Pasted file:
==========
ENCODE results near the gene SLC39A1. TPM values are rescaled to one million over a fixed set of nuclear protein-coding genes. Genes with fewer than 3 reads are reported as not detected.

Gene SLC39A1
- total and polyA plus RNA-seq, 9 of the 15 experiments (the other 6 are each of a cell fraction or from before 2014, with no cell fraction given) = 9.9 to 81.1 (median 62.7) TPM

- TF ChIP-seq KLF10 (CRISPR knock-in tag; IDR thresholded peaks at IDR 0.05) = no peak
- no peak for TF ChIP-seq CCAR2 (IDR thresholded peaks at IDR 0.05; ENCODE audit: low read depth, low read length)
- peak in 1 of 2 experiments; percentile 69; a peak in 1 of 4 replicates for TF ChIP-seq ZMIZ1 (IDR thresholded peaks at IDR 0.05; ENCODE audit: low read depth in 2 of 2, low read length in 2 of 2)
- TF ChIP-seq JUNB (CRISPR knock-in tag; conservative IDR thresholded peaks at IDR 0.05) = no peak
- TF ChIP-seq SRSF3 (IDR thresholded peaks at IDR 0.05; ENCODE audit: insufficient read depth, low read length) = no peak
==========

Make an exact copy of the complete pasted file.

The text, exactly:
ENCODE results near the gene SLC39A1. TPM values are rescaled to one million over a fixed set of nuclear protein-coding genes. Genes with fewer than 3 reads are reported as not detected.

Gene SLC39A1
- total and polyA plus RNA-seq, 9 of the 15 experiments (the other 6 are each of a cell fraction or from before 2014, with no cell fraction given) = 9.9 to 81.1 (median 62.7) TPM

- TF ChIP-seq KLF10 (CRISPR knock-in tag; IDR thresholded peaks at IDR 0.05) = no peak
- no peak for TF ChIP-seq CCAR2 (IDR thresholded peaks at IDR 0.05; ENCODE audit: low read depth, low read length)
- peak in 1 of 2 experiments; percentile 69; a peak in 1 of 4 replicates for TF ChIP-seq ZMIZ1 (IDR thresholded peaks at IDR 0.05; ENCODE audit: low read depth in 2 of 2, low read length in 2 of 2)
- TF ChIP-seq JUNB (CRISPR knock-in tag; conservative IDR thresholded peaks at IDR 0.05) = no peak
- TF ChIP-seq SRSF3 (IDR thresholded peaks at IDR 0.05; ENCODE audit: insufficient read depth, low read length) = no peak